Episode 1 Scene 3
The days following the quake appeared normal in Saskatoon. Sure, the power was erratic, and things broke down more, but this wasn’t unusual. Life proceeded as it always did in the summer. Roads were repaired, people had barbecues, and everything was good.
Then the situation began to change. Slowly but surely, weird shit started occurring. Stuff disappeared, pets mainly. People were concerned. They called the cops, we responded. We acted concerned, but it was animals we were talking about here. Cops had priorities, and our four-legged companions didn’t rate highly. If you wanted to get your pussy out of a tree, call the fucking fire department.
A short time later, homeless people became an issue. They disappeared too. Well-known regulars downtown could no longer be found. No one knew where they’d gone. Their disappearance concerned the charities and church groups. The city fathers turned a blind eye. This wasn’t something they worried about. The city mothers didn’t give a shit either.
It was only when strangers started showing up that Joe Citizen paid attention. These new strangers were recognizably human, yet they acted in ways that were different. It was subtle, but they just didn’t fit in. They were out of time, out of their own time.
Eventually, the cops noticed the changes as well. These unfamiliar homeless people knew things and carried items that were just wrong. They had diseases that had supposedly been eradicated or, more worrisome, diseases that were completely resistant to the most up-to-date medicinal drugs. People, modern-day people or, more accurately, current-day people, responded in the most typical way possible; they turned inward. Family, neighborhood, religion, community—whatever grouping felt safest—these were the alliances people formed.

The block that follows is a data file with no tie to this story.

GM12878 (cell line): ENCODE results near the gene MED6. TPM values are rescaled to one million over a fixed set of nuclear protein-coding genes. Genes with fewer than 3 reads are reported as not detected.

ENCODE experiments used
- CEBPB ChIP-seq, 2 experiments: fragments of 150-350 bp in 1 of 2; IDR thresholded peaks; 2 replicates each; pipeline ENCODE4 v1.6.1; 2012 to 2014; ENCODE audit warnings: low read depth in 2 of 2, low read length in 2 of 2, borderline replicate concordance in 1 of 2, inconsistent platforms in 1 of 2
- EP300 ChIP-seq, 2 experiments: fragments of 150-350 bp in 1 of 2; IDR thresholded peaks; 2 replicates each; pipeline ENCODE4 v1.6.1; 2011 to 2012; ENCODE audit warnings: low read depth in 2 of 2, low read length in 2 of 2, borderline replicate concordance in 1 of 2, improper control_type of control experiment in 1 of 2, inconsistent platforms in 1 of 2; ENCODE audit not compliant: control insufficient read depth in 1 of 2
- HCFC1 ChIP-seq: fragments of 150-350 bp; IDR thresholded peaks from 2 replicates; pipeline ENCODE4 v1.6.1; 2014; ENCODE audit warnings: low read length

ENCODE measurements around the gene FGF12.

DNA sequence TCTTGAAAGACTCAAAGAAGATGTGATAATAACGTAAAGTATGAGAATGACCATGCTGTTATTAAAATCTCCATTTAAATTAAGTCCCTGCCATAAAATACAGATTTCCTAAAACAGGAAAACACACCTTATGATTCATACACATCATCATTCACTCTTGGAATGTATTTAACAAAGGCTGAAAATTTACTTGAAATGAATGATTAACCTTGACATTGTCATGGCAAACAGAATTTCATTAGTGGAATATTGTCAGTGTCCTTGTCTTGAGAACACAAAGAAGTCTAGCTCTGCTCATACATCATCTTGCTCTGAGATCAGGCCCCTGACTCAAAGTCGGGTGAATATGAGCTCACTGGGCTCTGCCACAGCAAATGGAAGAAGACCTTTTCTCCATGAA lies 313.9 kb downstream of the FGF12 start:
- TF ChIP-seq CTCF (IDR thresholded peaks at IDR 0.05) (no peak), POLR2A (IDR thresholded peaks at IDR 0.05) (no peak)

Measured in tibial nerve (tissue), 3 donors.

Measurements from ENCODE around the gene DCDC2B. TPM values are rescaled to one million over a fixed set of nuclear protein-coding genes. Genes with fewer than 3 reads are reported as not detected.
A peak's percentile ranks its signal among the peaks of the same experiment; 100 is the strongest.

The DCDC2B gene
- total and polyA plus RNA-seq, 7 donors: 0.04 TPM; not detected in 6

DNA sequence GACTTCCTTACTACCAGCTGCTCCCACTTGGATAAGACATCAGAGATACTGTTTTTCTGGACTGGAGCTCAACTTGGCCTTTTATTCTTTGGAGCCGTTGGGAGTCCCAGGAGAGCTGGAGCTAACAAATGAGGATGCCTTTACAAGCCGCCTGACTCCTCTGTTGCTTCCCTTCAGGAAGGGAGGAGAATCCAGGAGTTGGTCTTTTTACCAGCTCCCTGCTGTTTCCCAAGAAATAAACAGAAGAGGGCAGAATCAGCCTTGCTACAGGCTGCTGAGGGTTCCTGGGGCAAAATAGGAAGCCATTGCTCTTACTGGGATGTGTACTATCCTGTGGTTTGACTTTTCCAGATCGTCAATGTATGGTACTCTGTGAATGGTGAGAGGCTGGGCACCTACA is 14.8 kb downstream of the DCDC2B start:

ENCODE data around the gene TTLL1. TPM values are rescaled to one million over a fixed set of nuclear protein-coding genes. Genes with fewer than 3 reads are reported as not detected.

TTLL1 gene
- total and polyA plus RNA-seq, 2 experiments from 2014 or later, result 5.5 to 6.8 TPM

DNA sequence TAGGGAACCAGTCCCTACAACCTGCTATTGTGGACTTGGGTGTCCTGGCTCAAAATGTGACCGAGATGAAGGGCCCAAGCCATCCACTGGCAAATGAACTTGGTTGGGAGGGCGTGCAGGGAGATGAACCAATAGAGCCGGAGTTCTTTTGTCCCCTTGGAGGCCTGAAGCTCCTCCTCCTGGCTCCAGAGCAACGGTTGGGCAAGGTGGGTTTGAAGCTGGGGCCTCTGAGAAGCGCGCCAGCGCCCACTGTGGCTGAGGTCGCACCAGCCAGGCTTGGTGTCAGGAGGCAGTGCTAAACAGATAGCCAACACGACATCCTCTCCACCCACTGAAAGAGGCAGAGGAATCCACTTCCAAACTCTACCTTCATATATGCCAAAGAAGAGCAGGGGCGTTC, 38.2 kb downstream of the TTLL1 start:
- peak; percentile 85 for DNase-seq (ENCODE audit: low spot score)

We, the cops, were neutral. At first. We were the front line. We put out the fires. The citizens were our responsibility. Everything else might be falling apart, but you could rely on the police. We tried to keep the peace. Times, however, were changing. The situation inside the police force was also changing. We were no longer unified. Our weapons and training couldn’t cope with the increasing number and groups of interlopers, groups like the War Clans and the Scythers. Shit was happening that we didn’t understand, and the higher-ups weren’t helping.
The overall response was predictable. Those with money and power, which most definitely included our bosses, dug in. They formed the first of the truly weaponized enclaves. They had the big guns and the equipment. A lot of the cop force went with them, and who could blame them? The enclaves had the firepower, and they needed grunts to man the weapons. It was a good fit. Some of them survived. Some didn’t. No one cared either way. They were pricks.
The remainder of the force stayed in the community. We weren’t saints, but the citizens deserved better than having the cops completely abandon them. Too bad we were next to useless, outmuscled by the past and outgunned by the future. The writing on the wall was so big, you could read it from space. We had to change.
After the initial skirmishes, one thing became clear. The world as we knew it was different. Not completely changed but changed enough. Time was blended, and it was up to us to adapt or die. And in the beginning, it was mainly about dying.